The US Energy Information Administration (EIA) has revised its forecast for average production of crude oil in the US. Instead of dropping by 240,000 barrels per day (bpd), which it previously forecasted, it will drop by just 190,000 bpd, thereby producing 11.1 million bpd.
The revision is likely a result of oil prices increasing following Saudi Arabia’s commitment to voluntarily cut its oil production, which in turn may have prompted US shale producers like ExxonMobil, the maker of the Mobil Vactra slideway oils, to increase production.
The introduction of COVID-19 vaccines has also helped to rally prices, but the gains have been tempered by concerns about vaccine supply, continuing lockdowns and the spread of new variants.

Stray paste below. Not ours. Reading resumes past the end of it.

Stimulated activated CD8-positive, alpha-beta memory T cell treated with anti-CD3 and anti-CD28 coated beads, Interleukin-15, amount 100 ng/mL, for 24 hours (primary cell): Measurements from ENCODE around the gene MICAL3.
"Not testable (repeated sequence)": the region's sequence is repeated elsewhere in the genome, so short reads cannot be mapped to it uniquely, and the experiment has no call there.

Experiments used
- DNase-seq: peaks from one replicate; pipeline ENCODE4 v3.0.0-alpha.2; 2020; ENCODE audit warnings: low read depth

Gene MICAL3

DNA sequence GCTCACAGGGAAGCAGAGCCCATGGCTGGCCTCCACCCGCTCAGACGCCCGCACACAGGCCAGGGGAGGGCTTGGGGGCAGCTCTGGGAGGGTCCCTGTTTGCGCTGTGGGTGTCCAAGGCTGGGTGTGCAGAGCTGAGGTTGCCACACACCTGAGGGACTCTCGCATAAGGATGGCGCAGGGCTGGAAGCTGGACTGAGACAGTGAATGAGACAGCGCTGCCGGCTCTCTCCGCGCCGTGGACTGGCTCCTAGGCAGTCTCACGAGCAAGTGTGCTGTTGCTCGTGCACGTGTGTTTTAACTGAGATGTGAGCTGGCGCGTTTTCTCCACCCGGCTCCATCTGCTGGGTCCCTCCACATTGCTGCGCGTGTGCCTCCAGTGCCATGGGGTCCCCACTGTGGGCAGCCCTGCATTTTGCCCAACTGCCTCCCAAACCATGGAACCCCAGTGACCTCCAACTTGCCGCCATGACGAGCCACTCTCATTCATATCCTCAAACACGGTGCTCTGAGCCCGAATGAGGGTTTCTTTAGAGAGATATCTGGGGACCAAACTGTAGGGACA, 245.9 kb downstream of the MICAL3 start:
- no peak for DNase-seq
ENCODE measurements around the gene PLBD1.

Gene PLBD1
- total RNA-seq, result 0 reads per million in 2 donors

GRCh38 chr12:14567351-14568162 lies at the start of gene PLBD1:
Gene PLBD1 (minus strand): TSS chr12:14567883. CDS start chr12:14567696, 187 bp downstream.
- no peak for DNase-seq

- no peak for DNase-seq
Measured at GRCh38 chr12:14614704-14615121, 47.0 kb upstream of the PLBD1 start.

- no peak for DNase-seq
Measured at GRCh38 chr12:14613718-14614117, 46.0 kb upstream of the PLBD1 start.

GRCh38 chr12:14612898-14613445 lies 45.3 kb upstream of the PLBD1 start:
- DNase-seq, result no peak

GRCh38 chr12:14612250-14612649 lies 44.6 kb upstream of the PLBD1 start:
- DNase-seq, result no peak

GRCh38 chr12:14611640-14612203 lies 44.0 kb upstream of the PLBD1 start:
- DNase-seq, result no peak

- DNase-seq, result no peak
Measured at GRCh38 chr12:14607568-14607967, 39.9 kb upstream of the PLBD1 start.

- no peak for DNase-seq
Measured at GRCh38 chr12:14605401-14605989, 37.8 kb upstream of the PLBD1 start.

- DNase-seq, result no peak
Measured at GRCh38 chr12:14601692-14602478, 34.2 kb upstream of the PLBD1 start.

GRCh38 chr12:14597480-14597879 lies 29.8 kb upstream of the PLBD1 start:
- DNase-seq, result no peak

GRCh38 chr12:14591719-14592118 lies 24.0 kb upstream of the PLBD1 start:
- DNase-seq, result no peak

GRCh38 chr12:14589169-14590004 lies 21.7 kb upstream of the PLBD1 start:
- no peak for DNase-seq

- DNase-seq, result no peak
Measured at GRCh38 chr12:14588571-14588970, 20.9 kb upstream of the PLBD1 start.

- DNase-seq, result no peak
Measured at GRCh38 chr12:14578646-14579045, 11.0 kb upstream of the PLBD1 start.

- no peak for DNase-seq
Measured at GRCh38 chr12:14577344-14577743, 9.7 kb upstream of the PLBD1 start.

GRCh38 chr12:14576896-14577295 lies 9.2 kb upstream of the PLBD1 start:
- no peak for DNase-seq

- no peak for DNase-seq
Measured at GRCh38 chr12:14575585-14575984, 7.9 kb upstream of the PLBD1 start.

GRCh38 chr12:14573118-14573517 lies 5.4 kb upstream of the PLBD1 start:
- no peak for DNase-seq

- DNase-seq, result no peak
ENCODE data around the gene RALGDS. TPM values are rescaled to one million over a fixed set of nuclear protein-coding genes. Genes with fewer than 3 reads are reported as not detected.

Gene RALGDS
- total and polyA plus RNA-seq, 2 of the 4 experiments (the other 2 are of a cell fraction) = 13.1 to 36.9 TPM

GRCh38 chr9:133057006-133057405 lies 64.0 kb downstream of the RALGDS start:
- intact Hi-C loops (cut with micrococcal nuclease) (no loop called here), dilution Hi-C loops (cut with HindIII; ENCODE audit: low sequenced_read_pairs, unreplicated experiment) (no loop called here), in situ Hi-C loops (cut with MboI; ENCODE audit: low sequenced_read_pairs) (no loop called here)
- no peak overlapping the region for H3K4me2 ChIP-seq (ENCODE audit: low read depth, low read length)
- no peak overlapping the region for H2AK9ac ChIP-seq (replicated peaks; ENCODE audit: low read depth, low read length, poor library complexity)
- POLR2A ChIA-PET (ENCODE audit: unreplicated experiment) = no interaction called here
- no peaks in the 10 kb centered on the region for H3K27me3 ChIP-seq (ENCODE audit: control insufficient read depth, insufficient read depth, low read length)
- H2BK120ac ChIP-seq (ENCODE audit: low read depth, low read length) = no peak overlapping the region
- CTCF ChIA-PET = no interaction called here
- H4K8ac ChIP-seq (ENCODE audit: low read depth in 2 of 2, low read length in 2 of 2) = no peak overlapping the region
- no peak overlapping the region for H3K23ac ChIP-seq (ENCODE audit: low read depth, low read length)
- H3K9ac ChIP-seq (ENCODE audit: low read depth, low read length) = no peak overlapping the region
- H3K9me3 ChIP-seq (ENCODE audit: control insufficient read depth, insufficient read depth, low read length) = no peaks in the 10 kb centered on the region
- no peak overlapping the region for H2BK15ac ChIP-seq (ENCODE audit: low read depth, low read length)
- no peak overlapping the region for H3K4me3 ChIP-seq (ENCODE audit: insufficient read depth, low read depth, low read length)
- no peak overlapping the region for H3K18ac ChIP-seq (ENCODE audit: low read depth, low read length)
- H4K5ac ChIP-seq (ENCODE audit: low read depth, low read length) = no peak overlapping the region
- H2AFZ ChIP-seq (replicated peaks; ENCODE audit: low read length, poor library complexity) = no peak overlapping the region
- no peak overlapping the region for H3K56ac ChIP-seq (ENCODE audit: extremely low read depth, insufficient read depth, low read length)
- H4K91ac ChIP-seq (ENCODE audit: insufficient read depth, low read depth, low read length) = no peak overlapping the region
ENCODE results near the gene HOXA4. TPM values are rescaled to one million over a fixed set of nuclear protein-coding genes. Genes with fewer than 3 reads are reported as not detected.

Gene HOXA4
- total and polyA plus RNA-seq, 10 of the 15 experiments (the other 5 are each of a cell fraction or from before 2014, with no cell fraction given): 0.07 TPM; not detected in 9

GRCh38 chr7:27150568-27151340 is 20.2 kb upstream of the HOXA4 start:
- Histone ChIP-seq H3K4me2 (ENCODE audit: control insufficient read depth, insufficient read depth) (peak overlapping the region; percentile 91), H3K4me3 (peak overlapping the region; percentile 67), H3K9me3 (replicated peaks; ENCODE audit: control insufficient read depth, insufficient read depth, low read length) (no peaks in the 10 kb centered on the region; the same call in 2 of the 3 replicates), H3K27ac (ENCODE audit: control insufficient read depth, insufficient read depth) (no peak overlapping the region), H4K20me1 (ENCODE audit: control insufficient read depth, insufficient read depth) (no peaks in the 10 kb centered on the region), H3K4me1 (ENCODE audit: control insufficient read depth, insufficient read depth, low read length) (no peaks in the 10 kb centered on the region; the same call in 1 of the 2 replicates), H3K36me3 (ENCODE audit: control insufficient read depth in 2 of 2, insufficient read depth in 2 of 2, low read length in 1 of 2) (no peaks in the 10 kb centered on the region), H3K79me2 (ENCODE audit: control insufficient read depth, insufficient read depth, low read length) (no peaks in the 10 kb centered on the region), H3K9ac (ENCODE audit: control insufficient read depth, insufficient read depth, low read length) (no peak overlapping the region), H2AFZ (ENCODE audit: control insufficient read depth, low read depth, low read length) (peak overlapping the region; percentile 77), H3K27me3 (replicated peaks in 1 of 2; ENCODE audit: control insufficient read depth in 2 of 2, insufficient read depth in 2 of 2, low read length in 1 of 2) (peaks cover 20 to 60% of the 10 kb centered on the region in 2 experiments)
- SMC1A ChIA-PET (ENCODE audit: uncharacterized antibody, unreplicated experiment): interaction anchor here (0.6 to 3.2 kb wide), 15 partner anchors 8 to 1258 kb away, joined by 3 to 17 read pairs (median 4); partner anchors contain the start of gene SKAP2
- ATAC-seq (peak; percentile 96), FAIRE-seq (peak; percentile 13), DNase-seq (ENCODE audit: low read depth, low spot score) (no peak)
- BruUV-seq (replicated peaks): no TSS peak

The US is the world’s largest consumer of oil products, so it has long been a net importer of crude oil and petroleum products, but the reduced demand caused by the coronavirus pandemic, combined with what is still a relatively high level of crude oil production, led to it becoming a net exporter last year.
Linda Capuano, the EIA’s administrator, told Reuters:
“In 2020, the United States exported more crude oil and petroleum products than it imported on an annual basis for the first time in EIA’s data series that dates back to 1949.”
However, Capuano added that the EIA anticipates that the country will again be a net importer of crude oil and derived products this year and next year due to a predicted 1.45 million bpd rise in US consumption of liquid petroleum-based fuels.